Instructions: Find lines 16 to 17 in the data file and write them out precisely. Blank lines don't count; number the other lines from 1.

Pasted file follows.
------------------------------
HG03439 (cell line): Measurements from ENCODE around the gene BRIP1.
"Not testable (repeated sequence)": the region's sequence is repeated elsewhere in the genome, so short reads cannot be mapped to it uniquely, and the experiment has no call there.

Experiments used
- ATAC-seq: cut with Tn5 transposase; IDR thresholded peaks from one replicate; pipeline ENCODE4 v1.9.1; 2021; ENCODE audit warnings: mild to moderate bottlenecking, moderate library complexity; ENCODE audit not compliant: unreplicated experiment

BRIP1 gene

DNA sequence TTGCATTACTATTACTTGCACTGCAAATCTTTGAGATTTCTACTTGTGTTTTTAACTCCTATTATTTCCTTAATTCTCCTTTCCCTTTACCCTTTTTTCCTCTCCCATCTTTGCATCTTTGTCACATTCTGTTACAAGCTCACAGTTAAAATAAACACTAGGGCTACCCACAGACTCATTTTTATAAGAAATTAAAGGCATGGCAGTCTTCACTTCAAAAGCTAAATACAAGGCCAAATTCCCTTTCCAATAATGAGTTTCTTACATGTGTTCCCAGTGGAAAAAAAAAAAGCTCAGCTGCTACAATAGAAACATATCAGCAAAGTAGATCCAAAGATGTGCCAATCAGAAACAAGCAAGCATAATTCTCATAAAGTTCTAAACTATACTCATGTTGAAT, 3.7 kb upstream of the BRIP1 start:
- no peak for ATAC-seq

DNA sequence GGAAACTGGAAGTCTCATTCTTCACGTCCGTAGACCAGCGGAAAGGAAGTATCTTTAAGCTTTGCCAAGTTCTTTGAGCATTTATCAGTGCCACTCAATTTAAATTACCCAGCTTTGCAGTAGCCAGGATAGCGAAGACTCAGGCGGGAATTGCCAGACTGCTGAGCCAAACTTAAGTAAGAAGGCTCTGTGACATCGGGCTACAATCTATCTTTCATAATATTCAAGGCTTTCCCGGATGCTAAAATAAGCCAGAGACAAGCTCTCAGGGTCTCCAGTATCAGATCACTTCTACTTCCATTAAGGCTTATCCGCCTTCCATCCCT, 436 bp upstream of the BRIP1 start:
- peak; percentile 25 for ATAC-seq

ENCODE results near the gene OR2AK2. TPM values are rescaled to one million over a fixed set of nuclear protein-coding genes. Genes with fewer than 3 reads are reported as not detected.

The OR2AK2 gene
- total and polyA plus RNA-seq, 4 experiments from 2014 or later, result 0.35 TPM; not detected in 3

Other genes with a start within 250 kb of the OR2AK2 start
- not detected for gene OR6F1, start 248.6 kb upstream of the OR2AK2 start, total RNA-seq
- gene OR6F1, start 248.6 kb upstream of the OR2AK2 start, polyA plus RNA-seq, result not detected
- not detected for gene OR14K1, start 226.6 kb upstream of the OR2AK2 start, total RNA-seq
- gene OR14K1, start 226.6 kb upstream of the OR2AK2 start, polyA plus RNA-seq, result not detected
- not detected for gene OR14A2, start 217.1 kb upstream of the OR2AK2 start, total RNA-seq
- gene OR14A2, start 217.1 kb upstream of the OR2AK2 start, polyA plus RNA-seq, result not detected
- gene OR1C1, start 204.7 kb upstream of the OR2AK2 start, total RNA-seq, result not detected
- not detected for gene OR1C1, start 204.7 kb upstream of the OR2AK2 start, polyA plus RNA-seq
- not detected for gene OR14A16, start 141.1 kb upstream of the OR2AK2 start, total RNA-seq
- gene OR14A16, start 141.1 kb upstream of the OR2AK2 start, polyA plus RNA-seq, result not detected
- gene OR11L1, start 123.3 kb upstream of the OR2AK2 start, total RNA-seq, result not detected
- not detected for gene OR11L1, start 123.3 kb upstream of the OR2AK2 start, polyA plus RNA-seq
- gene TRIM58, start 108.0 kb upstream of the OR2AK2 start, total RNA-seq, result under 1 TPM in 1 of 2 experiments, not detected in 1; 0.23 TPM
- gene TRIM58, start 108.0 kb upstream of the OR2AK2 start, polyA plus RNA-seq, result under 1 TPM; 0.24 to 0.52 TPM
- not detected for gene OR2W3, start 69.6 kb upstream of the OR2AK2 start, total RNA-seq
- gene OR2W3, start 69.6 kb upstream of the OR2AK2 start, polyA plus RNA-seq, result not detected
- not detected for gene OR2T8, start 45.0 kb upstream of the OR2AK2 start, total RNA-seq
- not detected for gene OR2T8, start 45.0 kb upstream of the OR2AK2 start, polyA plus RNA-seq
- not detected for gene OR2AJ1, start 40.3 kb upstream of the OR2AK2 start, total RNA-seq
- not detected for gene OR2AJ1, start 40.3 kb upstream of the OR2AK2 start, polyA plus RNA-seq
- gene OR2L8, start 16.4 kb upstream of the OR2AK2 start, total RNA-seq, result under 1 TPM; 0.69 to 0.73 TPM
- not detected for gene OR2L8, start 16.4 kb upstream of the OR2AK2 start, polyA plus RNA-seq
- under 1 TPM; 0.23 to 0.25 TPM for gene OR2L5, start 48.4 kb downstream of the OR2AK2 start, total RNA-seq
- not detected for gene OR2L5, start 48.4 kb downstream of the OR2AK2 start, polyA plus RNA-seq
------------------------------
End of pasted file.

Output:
- not detected for gene OR14K1, start 226.6 kb upstream of the OR2AK2 start, total RNA-seq
- gene OR14K1, start 226.6 kb upstream of the OR2AK2 start, polyA plus RNA-seq, result not detected